Today I’m sharing a lovely little video a friend shared with me showing a simple metta (lovingkindness) meditation and then directions for the same featuring Jack Kornfield’s work. The video is new to the blog, the directions from Jack are something I’ve shared before. I’m sharing it again as lovingkindess meditation can be very powerful and healing both. The video is really beautiful as well. The directions by Jack Kornfield go deeper into ways of expanding the practice. … [click on title for the rest of the post]
Everything in life changes. The path to true happiness is one of integrating and fully accepting all aspects of our experience. This integration is represented in the Taoist symbol of yin/yang, a circle which is half dark and half light. In the midst of the dark area is a spot of light, and in… Continue Reading →
It’s strange how it works, or maybe it’s not, but trauma, injury and illness can truly be passageways to waking up and it’s not generally appreciated at all in western medicine which seeks to suppress everything and thus stop that process. Tragic really. Illness/trauma etc as initiation and/or passageway to waking up is also… Continue Reading →
Choose an important area of your life where you have difficulty or conflict. Bring to mind the key beliefs you hold about the situation, the people, the institution, the circumstance. “They are….”, “I am….”, “It is….. “, etc. After you have brought the beliefs to mind, question them. Are they completely true? Are they one-sided? Who made up this story? What if some of the opposite was also true? What is our experience if we let these thoughts and beliefs go? … [click on the title to read and view more]
By Leah Harris
Like millions, I am sitting with the fact that one of the funniest people to grace the planet has died by his own hand. Robin Williams’ death has hit people of my generation, Generation X, especially hard. After all, his face flashed often across our childhood screens. Mork and Mindy episodes were a source of solace for me as a little girl, as I bounced around between foster homes and family members’ homes, while my single mother cycled in and out of the state mental hospital, fighting to survive. I could laugh and say “nanu, nanu – shazbot” and “KO” and do the silly hand sign and forget for just a little while about living a life I didn’t ask for.
“You’re only given one little spark of madness. You mustn’t lose it,” may become one of Robin Williams’ most famous quotes. I was always struck by how he moved so seamlessly between wacky comedy and the most intense dramas. He was so magnificently able to capture the human experience in all its extremes. He threw all that intensity right into our faces, undeniable, raw, frenetic. He showed us our own naked vulnerability and sparks of madness and gave us permission to laugh in the face of all that is wrong in this world. … [click on title to read and view more]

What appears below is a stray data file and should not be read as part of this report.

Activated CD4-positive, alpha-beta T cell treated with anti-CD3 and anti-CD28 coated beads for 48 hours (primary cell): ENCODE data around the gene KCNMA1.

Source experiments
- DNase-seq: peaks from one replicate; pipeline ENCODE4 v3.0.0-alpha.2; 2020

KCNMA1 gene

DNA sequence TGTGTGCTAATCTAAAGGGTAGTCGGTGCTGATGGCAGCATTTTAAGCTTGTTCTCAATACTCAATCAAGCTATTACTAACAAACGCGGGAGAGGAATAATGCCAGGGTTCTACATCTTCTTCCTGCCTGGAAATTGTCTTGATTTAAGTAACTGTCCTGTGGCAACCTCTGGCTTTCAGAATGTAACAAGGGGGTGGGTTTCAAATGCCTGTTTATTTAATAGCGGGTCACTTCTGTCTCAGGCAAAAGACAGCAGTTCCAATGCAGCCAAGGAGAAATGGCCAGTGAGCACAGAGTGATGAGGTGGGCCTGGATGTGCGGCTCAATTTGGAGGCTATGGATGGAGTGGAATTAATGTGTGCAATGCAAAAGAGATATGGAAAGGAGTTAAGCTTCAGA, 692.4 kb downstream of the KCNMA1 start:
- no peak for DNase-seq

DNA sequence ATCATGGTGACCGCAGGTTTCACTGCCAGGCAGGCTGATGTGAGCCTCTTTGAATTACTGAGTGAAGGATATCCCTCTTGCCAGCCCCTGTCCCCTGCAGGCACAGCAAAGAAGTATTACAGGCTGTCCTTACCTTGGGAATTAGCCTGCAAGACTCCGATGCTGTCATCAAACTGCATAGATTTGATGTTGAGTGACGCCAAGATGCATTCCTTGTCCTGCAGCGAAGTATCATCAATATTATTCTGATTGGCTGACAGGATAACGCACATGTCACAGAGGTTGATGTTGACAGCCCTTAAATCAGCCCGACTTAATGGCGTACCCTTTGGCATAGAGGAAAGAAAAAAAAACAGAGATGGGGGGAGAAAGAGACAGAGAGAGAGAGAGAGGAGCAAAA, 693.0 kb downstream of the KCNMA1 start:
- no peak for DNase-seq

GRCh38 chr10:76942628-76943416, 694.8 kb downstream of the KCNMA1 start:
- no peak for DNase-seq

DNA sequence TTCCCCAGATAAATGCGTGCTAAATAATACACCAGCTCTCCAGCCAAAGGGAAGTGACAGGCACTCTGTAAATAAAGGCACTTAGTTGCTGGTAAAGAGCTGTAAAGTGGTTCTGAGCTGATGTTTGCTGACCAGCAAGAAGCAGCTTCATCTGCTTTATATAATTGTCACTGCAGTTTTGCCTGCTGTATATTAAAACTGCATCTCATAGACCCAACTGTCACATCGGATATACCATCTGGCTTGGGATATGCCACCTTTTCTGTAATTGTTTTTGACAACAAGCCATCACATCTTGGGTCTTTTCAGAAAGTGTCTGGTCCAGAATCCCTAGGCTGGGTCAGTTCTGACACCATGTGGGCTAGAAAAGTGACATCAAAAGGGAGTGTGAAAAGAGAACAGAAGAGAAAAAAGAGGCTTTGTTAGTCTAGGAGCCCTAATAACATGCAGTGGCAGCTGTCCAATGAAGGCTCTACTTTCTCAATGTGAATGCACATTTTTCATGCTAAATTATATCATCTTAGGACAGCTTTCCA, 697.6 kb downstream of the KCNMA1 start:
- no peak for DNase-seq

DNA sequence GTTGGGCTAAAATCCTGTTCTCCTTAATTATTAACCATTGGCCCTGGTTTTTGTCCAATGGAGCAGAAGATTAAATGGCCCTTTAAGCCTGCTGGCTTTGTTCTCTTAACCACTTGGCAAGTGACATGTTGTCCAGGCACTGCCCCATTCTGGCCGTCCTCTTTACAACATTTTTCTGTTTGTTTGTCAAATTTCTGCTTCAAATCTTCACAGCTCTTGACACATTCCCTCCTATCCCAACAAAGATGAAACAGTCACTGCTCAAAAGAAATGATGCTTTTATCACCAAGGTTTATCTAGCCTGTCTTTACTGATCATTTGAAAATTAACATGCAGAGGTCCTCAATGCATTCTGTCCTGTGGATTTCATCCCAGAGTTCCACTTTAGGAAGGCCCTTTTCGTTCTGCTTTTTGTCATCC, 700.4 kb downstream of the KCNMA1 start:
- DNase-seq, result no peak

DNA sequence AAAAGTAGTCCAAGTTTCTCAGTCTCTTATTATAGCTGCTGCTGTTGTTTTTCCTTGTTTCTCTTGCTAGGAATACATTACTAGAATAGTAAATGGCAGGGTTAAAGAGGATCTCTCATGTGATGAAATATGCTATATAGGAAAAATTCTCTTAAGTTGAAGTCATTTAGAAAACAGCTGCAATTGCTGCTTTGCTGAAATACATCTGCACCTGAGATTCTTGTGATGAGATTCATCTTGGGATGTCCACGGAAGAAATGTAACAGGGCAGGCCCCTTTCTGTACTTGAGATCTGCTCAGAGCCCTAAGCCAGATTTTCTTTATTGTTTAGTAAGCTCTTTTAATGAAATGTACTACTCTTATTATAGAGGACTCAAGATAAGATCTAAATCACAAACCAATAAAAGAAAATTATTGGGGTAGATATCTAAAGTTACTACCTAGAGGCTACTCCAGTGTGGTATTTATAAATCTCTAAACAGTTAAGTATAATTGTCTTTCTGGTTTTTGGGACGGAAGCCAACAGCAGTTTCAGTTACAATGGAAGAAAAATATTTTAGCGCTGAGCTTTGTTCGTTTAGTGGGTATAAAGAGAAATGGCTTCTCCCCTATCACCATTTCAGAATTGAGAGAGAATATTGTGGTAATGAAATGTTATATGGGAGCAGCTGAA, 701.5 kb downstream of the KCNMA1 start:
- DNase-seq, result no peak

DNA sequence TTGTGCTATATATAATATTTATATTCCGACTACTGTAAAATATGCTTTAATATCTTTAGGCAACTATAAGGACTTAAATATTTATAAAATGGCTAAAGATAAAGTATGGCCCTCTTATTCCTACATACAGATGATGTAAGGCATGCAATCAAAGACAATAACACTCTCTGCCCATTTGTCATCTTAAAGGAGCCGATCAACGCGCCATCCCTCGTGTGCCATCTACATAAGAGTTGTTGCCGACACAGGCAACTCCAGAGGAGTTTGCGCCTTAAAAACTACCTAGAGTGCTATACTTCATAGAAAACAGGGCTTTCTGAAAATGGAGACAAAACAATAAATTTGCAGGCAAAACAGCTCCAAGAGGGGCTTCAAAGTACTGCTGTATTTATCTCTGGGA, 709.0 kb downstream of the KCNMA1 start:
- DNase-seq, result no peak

Today I’m sharing a lovely little video a friend shared with me showing a simple metta (lovingkindness) meditation and then directions for the same featuring Jack Kornfield’s work. The video is new to the blog, the directions from Jack are something I’ve shared before. I’m sharing it again as lovingkindess meditation can be very powerful and healing both. The video is really beautiful as well. The directions by Jack Kornfield go deeper into ways of expanding the practice. … [click on title to read the rest]
Remember that if you start this meditation while in any sort of mental distress it’s possible that part of the meditation is holding those feelings with kindness even while you feel the opposite or worse. Hold whatever unpleasant feelings you have with the intention for loving kindness. It’s normal to have unpleasant feelings too and especially when one starts this kind of meditation.
Lovingkindess meditation can be very powerful and healing both. This is a description of how to practice.
As a culture we swing from being afraid of anger to romanticizing it. I try to see anger for what it is, in myself, and neither fear it nor idealize it. We might romanticize the idea of being in touch with our anger, but in fact we don’t really enjoy the effects of anger…. Continue Reading →
There is a write up about Sharon Salzburg who just completed a new book in the LA Times this week. I’ve always liked her and have read two of her books. Her story is one that can make anyone with mental health issues pause and realize that what she did to sort out the trauma of her early life is accessible to all of us.